The High Court has granted a stay of English proceedings on the basis that the Thai courts were clearly and distinctly the more appropriate forum to determine the dispute. The stay was granted even though the English proceedings had begun five years earlier, and the defendant had unsuccessfully challenged jurisdiction at that time and had subsequently submitted to the jurisdiction by serving a defence: Apollo Ventures Co Ltd v Manchanda [2021] EWHC 3210 (Comm).

The stay was granted in light of a change in circumstances – the defendant, M, was the only remaining defendant in the English action, the claims against other defendants having been struck out when the claimant failed to provide security for costs. This meant that there was no longer a risk of inconsistent judgments against different defendants in different jurisdictions if the claim against M was stayed, a key consideration when jurisdiction was challenged originally. The court also took into account the existence of similar proceedings pending in Thailand, which were commenced by the claimant and its shareholders after the English proceedings began and were much further advanced than the English proceedings.

This case demonstrates that it is possible to apply for a stay of English proceedings a considerable time after the proceedings have begun, even where the defendant has submitted to the jurisdiction. An extension of time is however required and the application should be made promptly, as the court will apply the Denton criteria (outlined here), meaning any delay will be taken into account. The stay will likely only be granted in unusual circumstances, as on the facts of this case.


The claimant is a Thai company in which M is a substantial shareholder. The claimant alleges that M caused the claimant to enter into two substantial loans with a Thai businessman, without the knowledge of other officers of the claimant and by the use of forged documents. The greater part of the loan money was, it says, paid for the benefit of M and his family.

Proceedings began in England in May 2016 against M and a number of other defendants and a world-wide freezing order was granted. M applied at that time to set aside permission to serve proceedings outside of the jurisdiction but that application was unsuccessful, in large part because the claims against a number of the other defendants were proceeding as of right in England as they were domiciled here, and allowing the proceedings against M to continue would avoid separate trials in different jurisdictions.

The claimant obtained judgment in default against M but that was set aside. In April 2018, M served its defence, thereby submitting to the jurisdiction.

A number of claims relating to the loans were also issued in Thailand, including a claim brought by the claimant in October 2018 against M and others which brought essentially the same claim as in the English proceedings (other than a tracing claim).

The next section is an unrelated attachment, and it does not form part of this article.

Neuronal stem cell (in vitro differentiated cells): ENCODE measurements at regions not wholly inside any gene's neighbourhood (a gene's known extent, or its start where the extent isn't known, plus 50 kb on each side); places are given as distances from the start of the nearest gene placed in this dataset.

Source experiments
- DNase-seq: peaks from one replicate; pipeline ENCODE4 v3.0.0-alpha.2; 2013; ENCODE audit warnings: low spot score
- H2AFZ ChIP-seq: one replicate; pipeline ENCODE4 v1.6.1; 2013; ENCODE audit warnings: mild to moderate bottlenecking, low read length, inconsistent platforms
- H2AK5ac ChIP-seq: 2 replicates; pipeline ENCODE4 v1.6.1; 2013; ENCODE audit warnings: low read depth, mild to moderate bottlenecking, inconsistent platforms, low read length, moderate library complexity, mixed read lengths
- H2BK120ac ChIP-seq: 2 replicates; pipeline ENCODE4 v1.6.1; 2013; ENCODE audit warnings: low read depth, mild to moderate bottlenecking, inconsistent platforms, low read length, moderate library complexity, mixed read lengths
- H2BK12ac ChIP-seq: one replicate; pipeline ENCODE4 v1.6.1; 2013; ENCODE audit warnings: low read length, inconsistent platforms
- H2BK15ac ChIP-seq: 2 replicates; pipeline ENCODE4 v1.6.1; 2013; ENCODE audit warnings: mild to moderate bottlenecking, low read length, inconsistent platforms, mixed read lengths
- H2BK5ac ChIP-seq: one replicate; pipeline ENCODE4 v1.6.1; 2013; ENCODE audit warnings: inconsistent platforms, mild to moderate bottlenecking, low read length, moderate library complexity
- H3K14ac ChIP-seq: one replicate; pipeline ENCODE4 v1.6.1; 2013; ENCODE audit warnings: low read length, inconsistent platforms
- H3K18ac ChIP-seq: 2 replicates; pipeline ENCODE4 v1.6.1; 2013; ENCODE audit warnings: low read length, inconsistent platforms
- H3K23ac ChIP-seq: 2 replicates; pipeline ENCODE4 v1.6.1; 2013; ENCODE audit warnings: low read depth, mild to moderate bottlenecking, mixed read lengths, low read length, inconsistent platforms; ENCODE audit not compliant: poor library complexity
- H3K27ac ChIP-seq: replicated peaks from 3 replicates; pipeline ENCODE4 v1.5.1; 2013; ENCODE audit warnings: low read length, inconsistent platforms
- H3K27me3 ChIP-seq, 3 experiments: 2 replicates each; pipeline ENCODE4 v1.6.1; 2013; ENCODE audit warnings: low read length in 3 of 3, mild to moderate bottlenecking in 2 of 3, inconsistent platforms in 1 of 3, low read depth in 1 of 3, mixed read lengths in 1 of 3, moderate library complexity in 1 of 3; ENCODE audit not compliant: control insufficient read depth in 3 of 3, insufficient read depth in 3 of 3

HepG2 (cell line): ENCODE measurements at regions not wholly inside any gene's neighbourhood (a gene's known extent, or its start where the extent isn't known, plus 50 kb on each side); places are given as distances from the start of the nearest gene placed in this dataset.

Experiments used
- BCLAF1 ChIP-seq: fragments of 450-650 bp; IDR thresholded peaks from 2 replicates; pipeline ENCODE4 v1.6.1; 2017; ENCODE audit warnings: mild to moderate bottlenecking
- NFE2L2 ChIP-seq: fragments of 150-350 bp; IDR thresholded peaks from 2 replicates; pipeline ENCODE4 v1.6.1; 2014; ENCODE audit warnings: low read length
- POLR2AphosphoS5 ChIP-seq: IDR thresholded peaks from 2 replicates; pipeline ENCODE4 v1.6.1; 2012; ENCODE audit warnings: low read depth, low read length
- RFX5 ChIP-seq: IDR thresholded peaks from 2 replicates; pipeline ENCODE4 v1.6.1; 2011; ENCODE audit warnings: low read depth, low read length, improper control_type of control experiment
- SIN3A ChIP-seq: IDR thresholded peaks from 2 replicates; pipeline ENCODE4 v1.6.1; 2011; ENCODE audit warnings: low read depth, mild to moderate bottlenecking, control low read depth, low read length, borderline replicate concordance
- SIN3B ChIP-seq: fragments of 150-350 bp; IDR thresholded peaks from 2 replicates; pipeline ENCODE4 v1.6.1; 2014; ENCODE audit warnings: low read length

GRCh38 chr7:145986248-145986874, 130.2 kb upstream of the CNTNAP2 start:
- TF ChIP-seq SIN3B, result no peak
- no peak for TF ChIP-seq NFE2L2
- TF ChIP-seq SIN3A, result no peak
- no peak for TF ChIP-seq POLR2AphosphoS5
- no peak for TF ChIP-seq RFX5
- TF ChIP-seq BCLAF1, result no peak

In January 2021 the claim against the other defendants was struck out for the claimant’s failure to satisfy an order for security for costs (M had not applied for security).

In May 2021, M issued an application seeking a stay of the English proceedings on the grounds that Thailand was clearly and distinctly the more appropriate forum for the trial of the action and, now that the claims against the other defendants had been struck out, there was no reason why the English proceedings should continue.


The High Court (Sir Nigel Teare sitting as a High Court Judge) granted the stay.

It was common ground that CPR 11(4) requires an application to challenge the English court’s jurisdiction to be made within 14 days of filing an acknowledgment of service (or 28 days in the Commercial Court), and that that time expired in 2016. The claimant therefore needed a retrospective extension of time to apply for a stay, which engaged the Denton principles. Those principles require the court to assess the seriousness and significance of the breach of the CPR, consider why the breach occurred and then evaluate all the circumstances of the case.

Applying those principles, there had been a serious and significant breach as there had been delay in bringing the application and no reason had been put forward for the delay. It had taken a little under four months from the strike-out of the claims against the other defendants until the application was issued. That amounted to a delay of about two months or more compared with what would have been reasonable (around six weeks in the court’s view).

So far as all the circumstances of the case were concerned, long extensions of time had only been granted previously where the defendant had not submitted to the jurisdiction, but submission was not a bar, just a relevant factor to take into account. Other factors included: the lack of steps in the English proceedings; the fact that the claimant’s costs, while substantial, were in part its own fault; the existence of the proceedings in Thailand; and the strength of the connections with that country.

Weighing up all the factors, the case for an extension of time had been made out. If exceptional circumstances were required to justify an extension of time where there had been a submission to the jurisdiction, then the dismissal of the claims against the other defendants, where the existence of such proceedings was a reason for keeping the claim against M in this jurisdiction, provided such circumstances.

Turning to the stay application itself, Thailand was the most appropriate forum. The claims arose from transactions between a Thai company and a Thai businessman which were said to involve unlawful acts under Thai law, key witnesses were in Thailand, the key events involved issues of Thai law and there were proceedings pending there. There were assets in England but they would be preserved by the world-wide freezing injunction which would remain in place.